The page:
Last week, Saanich officially condemned growing genetically modified organisms within its borders. While papers were quick to report the decision as a ban, Councillor Dean Murdock explained that without support from provincial or federal authorities, “there’s no mechanism for enforcement.” Instead, Saanich did the next best thing by sending a strong message to local farmers and the federal government.
While Saanich has made similar proclamations — such as their motion at the recent UBCM conference opposing the expansion of tanker traffic on our coast — Murdock is careful to note that the district doesn’t make a habit of issuing meaningless declarations.
Municipal governments are fond of such proclamations, but more often than not they provide little more than a brief massage for bloated egos. I have personally sat through the declaration of Escalator Safety Awareness Week.
Last week’s motion and the recent UBCM declaration indeed blur the line between political grandstanding and something approaching decent, honest principles.
Still, the chains of provincial ownership bind municipalities in The Capital and beyond. Whether or not the strong suggestion of Saanich council will be enough to dissuade local farmers from embracing GMO products remains to be seen.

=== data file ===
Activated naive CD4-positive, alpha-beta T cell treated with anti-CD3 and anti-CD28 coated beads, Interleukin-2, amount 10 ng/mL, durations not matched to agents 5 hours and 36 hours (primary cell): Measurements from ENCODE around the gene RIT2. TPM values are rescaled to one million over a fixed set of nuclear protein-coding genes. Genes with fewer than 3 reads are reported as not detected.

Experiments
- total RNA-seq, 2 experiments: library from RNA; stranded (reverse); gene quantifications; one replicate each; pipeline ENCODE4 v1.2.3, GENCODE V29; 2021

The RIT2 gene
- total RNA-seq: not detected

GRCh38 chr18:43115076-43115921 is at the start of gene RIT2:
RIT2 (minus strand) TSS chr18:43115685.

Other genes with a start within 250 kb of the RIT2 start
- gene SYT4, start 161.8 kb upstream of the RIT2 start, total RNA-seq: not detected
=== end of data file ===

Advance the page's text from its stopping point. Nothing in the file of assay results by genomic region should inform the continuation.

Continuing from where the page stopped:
Meanwhile, Victoria announced more developments in the ill-fated Johnson Street Bridge replacement project. In what may be one of the best decisions associated with the project, the city selected PCL Constructors Westcoast — now one of the few organizations involved with any actual experience with similar projects — to take on design completion and construction. The details of the contract are yet to be released, but the city has promised to honour its commitment to a $93-million price tag.
Despite MMM Group having relatively little real-world experience with any project of the same size or difficulty, and arguably having failed to deliver on its earlier promises — both points I explain in earlier issues of Monday — the city has continued to place their faith in the consultant as the project’s primary engineer.
The current budget now includes a few more millions for MMM, whose newest contract brings their total receipts to nearly $15 million. As the project inches closer to the point of no return, taxpayers are left with little more than the desperate hope that administrators are running on something more substantial than faith. M